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There are several ways to implement the current/voltage control for an SMPS. The easy way I see is to use an ASIC/PMIC to manage the control loop. One of the other methods would be implement a PID control algorithm using a microcontroller and control the duty cycle of an SMPS.

I need some help in understanding the pros and cons of the above two methods in order to arrive at a justification of selecting one of the two methods.

Besides, if in case, there are control/communication/dimming requirements, then a PMIC with an MCU could also be used.

Please support me with some comparison.

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    \$\begingroup\$ I'm not sure I see any real difference between the two, other than the level of integration... \$\endgroup\$ Commented Sep 22, 2015 at 5:59
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    \$\begingroup\$ Advantages of Analog: speed, reliability, accuracy, fault tolerance (cannot get stuck on software bug). Advantages of digital: more flexibility after building hardware. In high-power SMPSes I dislike using an MCU, what if the software crashes and keeps the power FET on all the time. In an analog implementation the current limiting would prevent such disasters. \$\endgroup\$ Commented Sep 22, 2015 at 6:59
  • \$\begingroup\$ ASICs are very expensive unless you need thousends of them. There is a 3rd possibiliy: FPGAs. But I think a ready to use PMIC is cheap and much less error prone. \$\endgroup\$
    – Paebbels
    Commented Sep 22, 2015 at 7:01
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    \$\begingroup\$ A dedicated SMP chip is always my preferred solution. \$\endgroup\$
    – Andy aka
    Commented Sep 22, 2015 at 7:33
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    \$\begingroup\$ Although full digital control has flexibility, if the PID algorithm has a bug, the output may even oscillate, another type of disaster to be avoided. Dedicated controllers are plentiful and cheap. \$\endgroup\$ Commented Sep 22, 2015 at 7:41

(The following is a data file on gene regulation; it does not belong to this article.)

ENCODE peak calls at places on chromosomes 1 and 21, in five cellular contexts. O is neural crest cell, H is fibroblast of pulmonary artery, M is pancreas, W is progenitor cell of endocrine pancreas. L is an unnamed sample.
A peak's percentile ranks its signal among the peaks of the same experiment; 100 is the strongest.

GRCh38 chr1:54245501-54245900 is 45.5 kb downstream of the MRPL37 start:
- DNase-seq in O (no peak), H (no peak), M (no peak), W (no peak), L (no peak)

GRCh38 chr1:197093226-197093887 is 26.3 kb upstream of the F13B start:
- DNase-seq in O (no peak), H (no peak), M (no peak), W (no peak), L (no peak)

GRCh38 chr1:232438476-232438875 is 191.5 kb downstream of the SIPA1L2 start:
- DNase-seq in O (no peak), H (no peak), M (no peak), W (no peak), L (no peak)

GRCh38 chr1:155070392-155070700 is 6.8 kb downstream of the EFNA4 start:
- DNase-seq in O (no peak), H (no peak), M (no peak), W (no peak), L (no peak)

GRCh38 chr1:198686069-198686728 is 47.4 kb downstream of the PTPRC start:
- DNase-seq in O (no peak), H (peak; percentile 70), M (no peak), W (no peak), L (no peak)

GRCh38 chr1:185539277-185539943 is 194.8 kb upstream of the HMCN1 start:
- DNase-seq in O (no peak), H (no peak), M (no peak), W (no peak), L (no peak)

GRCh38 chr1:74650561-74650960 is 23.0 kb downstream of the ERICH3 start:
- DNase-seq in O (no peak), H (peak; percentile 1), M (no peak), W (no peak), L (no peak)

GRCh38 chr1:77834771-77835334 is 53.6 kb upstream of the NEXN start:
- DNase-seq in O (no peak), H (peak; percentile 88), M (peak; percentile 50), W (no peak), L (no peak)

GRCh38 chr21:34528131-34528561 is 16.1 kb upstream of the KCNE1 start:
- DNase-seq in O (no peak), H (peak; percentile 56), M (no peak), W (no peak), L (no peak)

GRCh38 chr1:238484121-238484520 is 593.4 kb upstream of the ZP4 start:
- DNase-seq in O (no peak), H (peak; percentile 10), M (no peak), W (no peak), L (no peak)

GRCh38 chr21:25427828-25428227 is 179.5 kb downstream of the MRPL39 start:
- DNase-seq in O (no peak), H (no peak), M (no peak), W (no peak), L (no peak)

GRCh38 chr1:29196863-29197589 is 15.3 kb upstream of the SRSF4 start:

2 Answers 2

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These are my general thoughts: -

  • Easiest - power management IC (PMIC)
  • Smallest footprint - PMIC usually
  • Cheapest - usually PMIC (for a certain minimum performance level)
  • Highest performance - PMIC will outshine all others
  • Best reliability - PMIC
  • Best stability - PMIC
  • Quickest reaction time to load changes - PMIC
  • Quickest reaction time to incoming voltage changes - PMIC

And now the bad things: -

  • Unreliability - microcontroller
  • Instability - microcontroller
  • Noisiest - microcontroller
  • Poor reaction time to load changes - microcontroller
  • Poor reaction time to input voltage changes - microcontroller
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    \$\begingroup\$ Software maintenance - Microcontroller \$\endgroup\$
    – Lior Bilia
    Commented Oct 22, 2015 at 11:36
  • \$\begingroup\$ Where will the microcontroller get its power from? Does the power supply need a power supply? \$\endgroup\$
    – Oskar Skog
    Commented Feb 17, 2017 at 13:50
  • \$\begingroup\$ @OskarSkog I feel I don't need to answer that! \$\endgroup\$
    – Andy aka
    Commented Feb 17, 2017 at 13:51
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    \$\begingroup\$ @Andy Aka: It's a rhetorical question. \$\endgroup\$
    – Oskar Skog
    Commented Feb 17, 2017 at 14:12
  • \$\begingroup\$ Everything you write is true but I feel like your answer lists reasons to "never build something you can buy an optimized off the shelf version of". If you compared a PMIC with a manually designed analog controller circuit (I know nobody does that but bear with me) you would basically get the same set of answers. \$\endgroup\$
    – jpc
    Commented Jan 30, 2021 at 12:31
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Imagine: your SMPS has to operate in arbitrary load conditions, most often in pulse loads; you need almost impossibly low ripple(<5mV), transient response almost in 1 cycle or a few, least amount of reflected input ripple, stable under all variations/tolerances, no electrolytic capacitors allowed, smallest size, almost flat efficiency across line/load. Meanwhile, please report all diagnostics to the host.

Get me a "dedicated" analog chip for this app please. I know, I know, you think'n, heck I can throw in this opamp, & that circuit you did for Julie…...while adding up hundreds of components. Now, you have an unproducible unpredictable SMPS - all for a few bucks.

You get the picture.

If your uncle Harry still needs an old fashioned 13.6V @ 100 amp, and will not mind fanning it, chilling it, throwing it away when not happy, I will get you a "dedicated" 50 cent chip for sure.

Using analog approach, none of the advanced control schemes can ever be implemented nor a system built with the demands I mentioned above, only to make you feel jittery if not annoyed.

Please don't.

That is what I have to deliver.

All shortcomings mentioned as to "microcontroller" based system are null & void off the bat.

YOU HAVE TO FIND APPROPRIATE TOPOLOGIES THAT MATE WITH AWESOME POWER OF DIGITAL SYSTEMS

That is the catch.

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    \$\begingroup\$ Welcome to EE.SE, Robin, but I've read this twice and I don't know what your message is. Please write in plain English. e.g., What does "null & void off the bat" mean in a technical context? (I'm a native English speaker but you are on an international site.) \$\endgroup\$
    – Transistor
    Commented Sep 13, 2018 at 21:47

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